Colonization: the “respectable” way to be anti-slavery in early New England
In December 1816 such American luminaries as Francis Scott Key (author of the Star Spangled Banner), Chief Justice John Marshall, Congressman (later Senator) Daniel Webster, Speaker of the House Henry Clay, President James Monroe, future president Andrew Jackson, and others formed the American Colonization Society. Supporters included former Presidents Thomas Jefferson and James Madison. It eventually had 218 local auxiliary chapters and thousands of supporters.
The ACS recognized that race was a major and potentially fatal problem in American society. While millions of Americans were slaves, even free people of color suffered from social, economic and legal disabilities imposed directly or indirectly by the white majority. Colonizationists accepted the seeming reality “that there is an utter aversion in the public [white majority] mind, to an amalgamation and equalization of the two races: and that any attempt to press such equalization is not only fruitless, but injurious.”i The goal of the ACS was “to colonize the free people of color, with their own consent” to either Haiti, a black republic in the Caribbean, or to a new colony called Liberia, on land in West Africa purchased by the ACS in 1822. Supporters saw this as an opportunity for free blacks to build their own separate republic away from white prejudice, enjoy liberty and freedom (as it would later be termed) “separate but equal.” Some hoped it would even encourage slaveholders to emancipate their slaves. Many also saw it as a way to Christianize Africa. The ACS had supporters throughout the country, and solicited funds from both North and South, especially on the Fourth of July. They saw themselves as progressive philanthropists and (albeit condescending) friends of the black race, dealing realistically and responsibly with a potentially explosive problem.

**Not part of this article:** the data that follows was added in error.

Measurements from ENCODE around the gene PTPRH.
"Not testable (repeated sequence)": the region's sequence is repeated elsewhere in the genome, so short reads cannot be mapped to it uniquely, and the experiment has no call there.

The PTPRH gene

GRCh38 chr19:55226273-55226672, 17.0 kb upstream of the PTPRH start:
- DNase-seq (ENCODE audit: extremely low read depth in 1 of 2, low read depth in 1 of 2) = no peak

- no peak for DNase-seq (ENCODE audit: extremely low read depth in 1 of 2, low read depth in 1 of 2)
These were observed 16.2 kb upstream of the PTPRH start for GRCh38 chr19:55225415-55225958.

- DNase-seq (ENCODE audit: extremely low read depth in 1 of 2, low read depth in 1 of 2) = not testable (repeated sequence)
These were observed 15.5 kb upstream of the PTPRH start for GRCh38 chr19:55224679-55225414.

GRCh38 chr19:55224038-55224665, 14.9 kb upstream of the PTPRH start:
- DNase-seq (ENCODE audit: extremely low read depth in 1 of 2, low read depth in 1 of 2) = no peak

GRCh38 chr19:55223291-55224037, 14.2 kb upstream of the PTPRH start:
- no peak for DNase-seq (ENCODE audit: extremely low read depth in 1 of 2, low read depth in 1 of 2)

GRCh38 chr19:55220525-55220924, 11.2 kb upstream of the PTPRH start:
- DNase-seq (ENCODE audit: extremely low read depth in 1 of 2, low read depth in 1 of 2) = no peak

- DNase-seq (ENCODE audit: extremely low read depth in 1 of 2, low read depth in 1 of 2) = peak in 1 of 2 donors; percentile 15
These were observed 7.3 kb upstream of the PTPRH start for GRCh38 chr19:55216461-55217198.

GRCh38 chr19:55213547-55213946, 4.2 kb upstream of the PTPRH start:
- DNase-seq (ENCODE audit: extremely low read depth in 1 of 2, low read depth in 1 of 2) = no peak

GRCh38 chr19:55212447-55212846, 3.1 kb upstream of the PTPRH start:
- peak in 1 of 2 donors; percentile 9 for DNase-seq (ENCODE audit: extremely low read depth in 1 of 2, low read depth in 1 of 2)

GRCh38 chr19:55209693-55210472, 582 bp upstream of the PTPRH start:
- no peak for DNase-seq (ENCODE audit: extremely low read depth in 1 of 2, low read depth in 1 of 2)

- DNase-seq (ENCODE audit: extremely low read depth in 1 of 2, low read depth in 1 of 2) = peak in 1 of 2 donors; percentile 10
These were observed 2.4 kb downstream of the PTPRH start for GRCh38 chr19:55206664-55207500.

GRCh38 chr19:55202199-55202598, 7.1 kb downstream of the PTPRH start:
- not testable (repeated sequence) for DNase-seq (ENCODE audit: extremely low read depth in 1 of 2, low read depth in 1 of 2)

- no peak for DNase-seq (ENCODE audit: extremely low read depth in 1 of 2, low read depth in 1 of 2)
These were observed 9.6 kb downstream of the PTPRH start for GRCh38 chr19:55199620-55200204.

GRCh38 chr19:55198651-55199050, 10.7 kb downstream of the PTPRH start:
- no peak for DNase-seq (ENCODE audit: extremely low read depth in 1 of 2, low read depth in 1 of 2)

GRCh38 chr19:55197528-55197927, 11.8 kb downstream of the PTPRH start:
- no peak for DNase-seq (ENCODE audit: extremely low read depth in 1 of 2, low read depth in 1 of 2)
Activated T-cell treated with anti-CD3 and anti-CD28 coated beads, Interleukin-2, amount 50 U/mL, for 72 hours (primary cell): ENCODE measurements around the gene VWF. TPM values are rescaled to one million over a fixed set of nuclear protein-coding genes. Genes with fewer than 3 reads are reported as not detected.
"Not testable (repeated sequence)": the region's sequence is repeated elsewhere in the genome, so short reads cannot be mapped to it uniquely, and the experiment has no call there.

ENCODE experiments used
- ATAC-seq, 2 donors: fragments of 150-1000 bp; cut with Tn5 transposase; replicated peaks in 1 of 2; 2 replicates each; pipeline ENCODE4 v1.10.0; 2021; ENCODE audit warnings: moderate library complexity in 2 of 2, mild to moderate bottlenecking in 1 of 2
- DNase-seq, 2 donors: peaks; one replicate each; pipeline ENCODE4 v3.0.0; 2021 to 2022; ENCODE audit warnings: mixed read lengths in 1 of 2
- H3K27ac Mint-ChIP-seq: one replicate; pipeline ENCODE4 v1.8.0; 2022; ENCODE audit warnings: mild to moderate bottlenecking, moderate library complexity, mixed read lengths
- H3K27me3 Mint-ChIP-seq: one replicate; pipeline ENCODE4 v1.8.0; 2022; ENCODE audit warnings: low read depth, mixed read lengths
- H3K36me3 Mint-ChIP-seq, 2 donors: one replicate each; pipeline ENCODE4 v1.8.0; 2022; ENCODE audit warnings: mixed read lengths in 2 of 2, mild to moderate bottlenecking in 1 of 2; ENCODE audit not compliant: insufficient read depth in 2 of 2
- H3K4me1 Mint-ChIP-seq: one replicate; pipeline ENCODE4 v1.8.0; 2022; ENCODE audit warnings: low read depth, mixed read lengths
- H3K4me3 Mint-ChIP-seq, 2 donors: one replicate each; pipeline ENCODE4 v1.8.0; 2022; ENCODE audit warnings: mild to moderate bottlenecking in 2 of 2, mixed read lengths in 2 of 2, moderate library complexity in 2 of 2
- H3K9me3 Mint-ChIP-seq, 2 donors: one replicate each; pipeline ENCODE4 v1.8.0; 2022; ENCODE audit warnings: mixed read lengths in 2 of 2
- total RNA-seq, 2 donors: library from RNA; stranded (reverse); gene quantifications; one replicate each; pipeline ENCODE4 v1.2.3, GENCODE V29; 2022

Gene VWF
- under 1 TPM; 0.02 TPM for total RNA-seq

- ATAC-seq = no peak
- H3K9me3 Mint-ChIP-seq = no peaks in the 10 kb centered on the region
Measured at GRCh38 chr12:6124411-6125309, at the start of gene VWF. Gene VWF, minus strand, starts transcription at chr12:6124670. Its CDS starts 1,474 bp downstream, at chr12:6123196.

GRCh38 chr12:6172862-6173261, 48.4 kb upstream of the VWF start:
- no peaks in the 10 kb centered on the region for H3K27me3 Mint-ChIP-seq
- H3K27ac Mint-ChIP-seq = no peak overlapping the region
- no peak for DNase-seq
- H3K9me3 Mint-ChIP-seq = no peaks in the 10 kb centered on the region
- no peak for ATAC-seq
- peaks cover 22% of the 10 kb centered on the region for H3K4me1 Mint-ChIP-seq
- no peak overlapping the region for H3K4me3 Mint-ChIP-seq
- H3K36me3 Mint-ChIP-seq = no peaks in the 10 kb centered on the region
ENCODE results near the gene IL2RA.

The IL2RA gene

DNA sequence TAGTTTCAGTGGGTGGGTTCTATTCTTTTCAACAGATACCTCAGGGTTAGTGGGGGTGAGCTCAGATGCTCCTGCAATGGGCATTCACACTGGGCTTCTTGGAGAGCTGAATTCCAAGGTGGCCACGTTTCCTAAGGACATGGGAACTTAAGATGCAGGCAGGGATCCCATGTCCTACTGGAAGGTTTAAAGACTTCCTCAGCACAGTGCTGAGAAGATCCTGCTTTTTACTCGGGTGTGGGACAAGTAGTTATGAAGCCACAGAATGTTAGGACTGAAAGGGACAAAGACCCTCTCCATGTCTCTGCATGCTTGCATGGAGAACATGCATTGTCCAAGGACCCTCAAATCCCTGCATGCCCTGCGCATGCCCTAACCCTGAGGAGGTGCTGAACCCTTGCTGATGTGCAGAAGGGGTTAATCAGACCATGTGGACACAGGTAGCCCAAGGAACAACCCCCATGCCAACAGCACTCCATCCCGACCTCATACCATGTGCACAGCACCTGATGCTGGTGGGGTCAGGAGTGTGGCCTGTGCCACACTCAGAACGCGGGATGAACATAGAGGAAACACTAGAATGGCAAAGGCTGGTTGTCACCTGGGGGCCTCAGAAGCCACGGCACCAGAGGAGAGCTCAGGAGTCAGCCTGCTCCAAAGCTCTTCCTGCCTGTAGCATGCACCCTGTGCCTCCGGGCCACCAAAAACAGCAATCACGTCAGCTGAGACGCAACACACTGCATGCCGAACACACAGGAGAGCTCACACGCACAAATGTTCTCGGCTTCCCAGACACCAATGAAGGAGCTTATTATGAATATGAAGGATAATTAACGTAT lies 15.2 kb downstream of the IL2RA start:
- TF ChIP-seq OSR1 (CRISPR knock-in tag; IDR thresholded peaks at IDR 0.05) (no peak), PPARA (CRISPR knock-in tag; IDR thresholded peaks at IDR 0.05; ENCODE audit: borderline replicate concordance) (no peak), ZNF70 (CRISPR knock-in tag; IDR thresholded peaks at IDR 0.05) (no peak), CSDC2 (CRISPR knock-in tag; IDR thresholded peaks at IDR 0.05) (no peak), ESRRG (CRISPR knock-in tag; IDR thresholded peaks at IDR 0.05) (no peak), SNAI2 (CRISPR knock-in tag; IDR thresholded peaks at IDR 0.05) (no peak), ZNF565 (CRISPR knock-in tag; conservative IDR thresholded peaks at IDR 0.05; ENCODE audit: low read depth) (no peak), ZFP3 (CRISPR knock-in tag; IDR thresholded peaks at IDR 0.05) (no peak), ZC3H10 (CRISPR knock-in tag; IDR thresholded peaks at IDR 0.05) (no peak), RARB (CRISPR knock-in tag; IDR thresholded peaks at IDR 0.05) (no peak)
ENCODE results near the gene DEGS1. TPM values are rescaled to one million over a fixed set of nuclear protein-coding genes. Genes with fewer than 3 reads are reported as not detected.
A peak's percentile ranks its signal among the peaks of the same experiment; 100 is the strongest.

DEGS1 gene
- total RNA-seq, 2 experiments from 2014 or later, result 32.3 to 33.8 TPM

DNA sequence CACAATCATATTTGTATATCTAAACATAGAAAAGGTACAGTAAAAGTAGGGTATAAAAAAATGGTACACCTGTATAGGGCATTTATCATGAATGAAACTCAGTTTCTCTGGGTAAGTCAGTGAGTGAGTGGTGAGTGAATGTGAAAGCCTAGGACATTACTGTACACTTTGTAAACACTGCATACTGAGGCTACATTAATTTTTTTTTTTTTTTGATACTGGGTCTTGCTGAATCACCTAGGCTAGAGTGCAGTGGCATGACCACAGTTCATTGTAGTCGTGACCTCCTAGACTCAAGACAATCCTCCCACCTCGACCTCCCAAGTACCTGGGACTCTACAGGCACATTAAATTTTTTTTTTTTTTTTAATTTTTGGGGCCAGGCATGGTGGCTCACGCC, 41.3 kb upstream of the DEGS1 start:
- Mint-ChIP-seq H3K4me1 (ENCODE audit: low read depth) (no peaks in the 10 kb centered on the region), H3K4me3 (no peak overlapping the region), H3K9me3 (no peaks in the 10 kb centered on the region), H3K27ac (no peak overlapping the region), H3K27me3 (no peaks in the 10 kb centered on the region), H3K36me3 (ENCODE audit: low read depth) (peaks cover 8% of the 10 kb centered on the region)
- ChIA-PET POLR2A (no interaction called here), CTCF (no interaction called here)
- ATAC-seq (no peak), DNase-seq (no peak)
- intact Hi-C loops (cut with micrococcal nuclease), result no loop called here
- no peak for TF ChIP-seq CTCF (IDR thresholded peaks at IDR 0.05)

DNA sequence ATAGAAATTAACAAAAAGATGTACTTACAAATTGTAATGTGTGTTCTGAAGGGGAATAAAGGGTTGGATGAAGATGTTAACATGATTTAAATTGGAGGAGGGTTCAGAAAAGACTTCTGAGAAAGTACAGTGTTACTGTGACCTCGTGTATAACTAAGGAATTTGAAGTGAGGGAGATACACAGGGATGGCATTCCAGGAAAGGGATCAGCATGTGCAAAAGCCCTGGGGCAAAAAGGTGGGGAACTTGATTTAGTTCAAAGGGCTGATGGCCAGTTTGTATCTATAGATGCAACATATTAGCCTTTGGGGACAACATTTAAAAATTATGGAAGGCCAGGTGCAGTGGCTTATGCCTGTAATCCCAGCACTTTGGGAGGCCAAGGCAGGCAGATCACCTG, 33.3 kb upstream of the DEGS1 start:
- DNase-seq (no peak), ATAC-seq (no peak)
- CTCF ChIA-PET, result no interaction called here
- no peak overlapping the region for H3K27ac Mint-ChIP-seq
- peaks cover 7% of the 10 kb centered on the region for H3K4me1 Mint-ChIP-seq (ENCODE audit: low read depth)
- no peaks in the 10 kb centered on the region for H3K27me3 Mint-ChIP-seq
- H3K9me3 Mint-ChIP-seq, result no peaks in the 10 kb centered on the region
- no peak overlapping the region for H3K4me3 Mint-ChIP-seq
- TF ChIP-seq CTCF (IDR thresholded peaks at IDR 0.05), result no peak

By the early 1830s some radical anti?slavery advocates, notably William Lloyd Garrison, attacked Colonization as a hypocritical sham. Such abolitionists could accept no compromises whatsoever with slavery or slave?owners. They said American?born blacks had as much right to equal rights in the United States as whites. Removing free blacks and the example of freedom they set, along with the potential shelter they provided for run?away slaves would make it easier to keep others enslaved. Besides, they charged, it would be physically and economically impossible to relocate two million people across the Atlantic. Fear, prejudice, and self?interest, not philanthropy, motivated the Colonizationists, or so said the abolitionists.
As the 1830s and 1840s progressed, positions on slavery hardened along sectional lines. Southerners increasingly resented “northern interference” with the South’s “peculiar institution” and became more afraid of slave uprisings. They tightened slave codes and silenced any discussion of slavery. More northerners became aware of the evils of slavery as the popular perception of abolitionism moved from radical extremism to an increasingly acceptable cause. In the1840s the ACS lost much of its support, went bankrupt, and control of Liberia passed from whites to resident black settlers. Liberia declared independence in 1847. Although the American Colonization Society eventually relocated 13,000 emigrants (only 1,420 of whom were newly freed slaves) and survived until 1912, in spite of bankruptcy, it became increasingly irrelevant after the mid?1840s. Yet in the 1820s and ‘30s no one could foresee all that. Instead, during the 1830s many Americans saw colonization as the best way to deal with America’s racial problems.
Footnotes: i Wilbur Fisk, Substance of an Address Delivered Before the Middletown Colonization Society … July 4, 1835”(: Middletown, Connecticut: G.F. Olmsted ,1835)
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